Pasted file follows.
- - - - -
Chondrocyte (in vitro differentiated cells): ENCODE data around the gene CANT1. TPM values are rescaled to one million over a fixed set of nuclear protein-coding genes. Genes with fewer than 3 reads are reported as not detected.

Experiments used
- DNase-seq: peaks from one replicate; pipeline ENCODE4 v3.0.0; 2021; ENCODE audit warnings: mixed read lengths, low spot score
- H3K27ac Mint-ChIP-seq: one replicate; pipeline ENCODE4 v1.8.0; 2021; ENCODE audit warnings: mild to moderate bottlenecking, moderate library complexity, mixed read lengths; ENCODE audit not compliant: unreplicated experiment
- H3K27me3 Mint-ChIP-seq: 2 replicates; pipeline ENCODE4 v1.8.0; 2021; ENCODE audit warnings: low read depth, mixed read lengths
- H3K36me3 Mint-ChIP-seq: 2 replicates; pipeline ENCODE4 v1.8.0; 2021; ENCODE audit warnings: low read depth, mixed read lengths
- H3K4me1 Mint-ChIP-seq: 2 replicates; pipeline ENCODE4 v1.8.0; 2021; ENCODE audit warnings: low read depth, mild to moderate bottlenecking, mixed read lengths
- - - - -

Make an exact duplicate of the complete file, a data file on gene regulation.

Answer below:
Chondrocyte (in vitro differentiated cells): ENCODE data around the gene CANT1. TPM values are rescaled to one million over a fixed set of nuclear protein-coding genes. Genes with fewer than 3 reads are reported as not detected.

Experiments used
- DNase-seq: peaks from one replicate; pipeline ENCODE4 v3.0.0; 2021; ENCODE audit warnings: mixed read lengths, low spot score
- H3K27ac Mint-ChIP-seq: one replicate; pipeline ENCODE4 v1.8.0; 2021; ENCODE audit warnings: mild to moderate bottlenecking, moderate library complexity, mixed read lengths; ENCODE audit not compliant: unreplicated experiment
- H3K27me3 Mint-ChIP-seq: 2 replicates; pipeline ENCODE4 v1.8.0; 2021; ENCODE audit warnings: low read depth, mixed read lengths
- H3K36me3 Mint-ChIP-seq: 2 replicates; pipeline ENCODE4 v1.8.0; 2021; ENCODE audit warnings: low read depth, mixed read lengths
- H3K4me1 Mint-ChIP-seq: 2 replicates; pipeline ENCODE4 v1.8.0; 2021; ENCODE audit warnings: low read depth, mild to moderate bottlenecking, mixed read lengths